Carbon Monoxide and Meat

From the New York Times comes this tidbit of a story:

If some of the meat in supermarkets is looking rosier than it used to, the reason is that a growing number of markets are selling it in airtight packages treated with a touch of carbon monoxide to help the product stay red for weeks.

This form of “modified atmosphere packaging,” a technique in which other gases replace oxygen, has become more widely used as supermarkets eliminate their butchers and buy precut, “case-ready” meat from processing plants.

Carbon Monoxide was allowed via an end around of our food laws. You see, US department of agriculture’s regulations prohibit the introduction of ingredients in fresh meat that function to conceal damage or inferiority, or give the appearance the product is of better or greater value. So how did the meat industry get around this?

They went to the Food and Drug Administration instead. This is akin to a child asking permission to go to a party from the mother, because they know that the father well say no.

The FDA accepted then accepted this process as “Generally Recognized As Safe”, meaning since no one has been proven to become ill from this gassing technique, then it’s probably okay.

Of course, companies aren’t required to tell you that they’ve gassed your meat. Why? Because we probably wouldn’t buy it.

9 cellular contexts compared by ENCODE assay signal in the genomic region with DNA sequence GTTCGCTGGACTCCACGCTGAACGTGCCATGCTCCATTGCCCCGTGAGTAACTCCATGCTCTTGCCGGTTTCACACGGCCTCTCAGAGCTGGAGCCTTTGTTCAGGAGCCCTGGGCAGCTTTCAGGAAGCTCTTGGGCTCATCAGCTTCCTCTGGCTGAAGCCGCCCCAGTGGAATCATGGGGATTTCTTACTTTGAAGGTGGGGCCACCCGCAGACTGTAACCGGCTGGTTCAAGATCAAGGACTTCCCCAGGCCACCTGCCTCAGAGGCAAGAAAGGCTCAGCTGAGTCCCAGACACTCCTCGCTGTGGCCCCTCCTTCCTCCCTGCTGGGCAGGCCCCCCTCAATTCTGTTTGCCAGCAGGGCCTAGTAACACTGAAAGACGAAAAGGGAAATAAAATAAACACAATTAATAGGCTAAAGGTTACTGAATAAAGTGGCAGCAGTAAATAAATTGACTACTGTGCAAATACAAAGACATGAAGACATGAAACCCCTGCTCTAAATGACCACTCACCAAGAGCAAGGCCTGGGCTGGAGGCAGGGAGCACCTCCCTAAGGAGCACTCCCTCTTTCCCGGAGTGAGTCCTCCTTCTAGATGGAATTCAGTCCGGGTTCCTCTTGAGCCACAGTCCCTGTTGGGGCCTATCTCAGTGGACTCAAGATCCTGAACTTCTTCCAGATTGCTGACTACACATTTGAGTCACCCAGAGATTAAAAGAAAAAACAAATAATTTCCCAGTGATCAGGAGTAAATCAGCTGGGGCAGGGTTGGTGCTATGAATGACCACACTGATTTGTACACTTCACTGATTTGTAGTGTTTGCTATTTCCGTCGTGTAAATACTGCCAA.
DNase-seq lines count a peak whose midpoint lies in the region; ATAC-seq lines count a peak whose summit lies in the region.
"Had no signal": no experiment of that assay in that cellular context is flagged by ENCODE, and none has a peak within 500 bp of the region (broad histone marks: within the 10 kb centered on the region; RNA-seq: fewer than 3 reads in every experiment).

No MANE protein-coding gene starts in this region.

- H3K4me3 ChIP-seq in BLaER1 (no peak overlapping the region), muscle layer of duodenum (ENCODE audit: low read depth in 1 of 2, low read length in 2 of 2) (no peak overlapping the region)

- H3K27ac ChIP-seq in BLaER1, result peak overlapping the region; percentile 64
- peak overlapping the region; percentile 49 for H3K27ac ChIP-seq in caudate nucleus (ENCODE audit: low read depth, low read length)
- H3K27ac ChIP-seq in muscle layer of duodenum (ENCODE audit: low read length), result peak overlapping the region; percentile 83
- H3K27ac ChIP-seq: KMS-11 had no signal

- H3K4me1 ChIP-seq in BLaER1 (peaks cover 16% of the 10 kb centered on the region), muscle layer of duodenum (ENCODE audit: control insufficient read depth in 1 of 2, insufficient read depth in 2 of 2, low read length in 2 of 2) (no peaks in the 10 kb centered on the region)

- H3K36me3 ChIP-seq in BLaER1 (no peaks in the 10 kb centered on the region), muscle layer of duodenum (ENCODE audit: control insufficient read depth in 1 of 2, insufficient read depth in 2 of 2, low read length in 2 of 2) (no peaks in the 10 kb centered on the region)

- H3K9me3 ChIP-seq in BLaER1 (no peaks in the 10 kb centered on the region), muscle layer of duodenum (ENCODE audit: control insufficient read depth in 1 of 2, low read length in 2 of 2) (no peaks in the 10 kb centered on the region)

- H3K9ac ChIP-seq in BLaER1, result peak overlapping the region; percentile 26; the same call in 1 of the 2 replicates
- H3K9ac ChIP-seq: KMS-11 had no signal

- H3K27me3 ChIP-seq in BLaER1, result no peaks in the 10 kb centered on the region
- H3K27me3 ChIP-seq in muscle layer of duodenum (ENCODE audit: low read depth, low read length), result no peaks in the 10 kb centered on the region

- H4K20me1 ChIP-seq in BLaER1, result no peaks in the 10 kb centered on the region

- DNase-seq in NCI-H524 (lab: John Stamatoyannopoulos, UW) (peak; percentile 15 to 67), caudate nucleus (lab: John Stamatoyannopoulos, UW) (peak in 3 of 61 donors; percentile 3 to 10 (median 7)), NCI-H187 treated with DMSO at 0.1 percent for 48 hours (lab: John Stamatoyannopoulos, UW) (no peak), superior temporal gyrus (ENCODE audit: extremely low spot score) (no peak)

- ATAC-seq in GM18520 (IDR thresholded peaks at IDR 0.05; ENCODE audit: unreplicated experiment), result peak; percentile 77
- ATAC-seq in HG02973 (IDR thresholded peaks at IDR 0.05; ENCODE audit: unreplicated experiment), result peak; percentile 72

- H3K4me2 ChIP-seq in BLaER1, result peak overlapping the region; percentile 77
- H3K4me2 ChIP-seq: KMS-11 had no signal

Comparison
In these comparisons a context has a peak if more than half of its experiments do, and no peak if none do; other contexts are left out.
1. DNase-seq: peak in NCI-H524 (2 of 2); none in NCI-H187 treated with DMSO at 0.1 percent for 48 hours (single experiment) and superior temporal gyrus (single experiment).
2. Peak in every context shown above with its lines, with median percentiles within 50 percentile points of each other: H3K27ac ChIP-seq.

Meanwhile, other countries of the world have banned the practice. The European Union has prohibited the use of carbon monoxide for meat and tuna products, stating that “the stable cherry-colour can last beyond the microbial shelf life of the meat and thus mask spoilage.” Japan, Canada and Singapore have also banned the use of carbon monoxide.

At the very least, consumers should have the right to know which products have been gassed, safe or not. But even safety may be an issue. As was reported in the Times, one study found that when meat in modified packages that included carbon monoxide was stored at 10 degrees above the proper temperature, salmonella grew more easily than if left untreated.

Isn’t nice when food industries have more say over our food supply?

As always, let me remind you all of the one way to avoid this sort of stuff — Find a butcher you know and trust and have them cut the meat in front of you. 99% of all of the crap that the agri-business pulls will be avoided this way.

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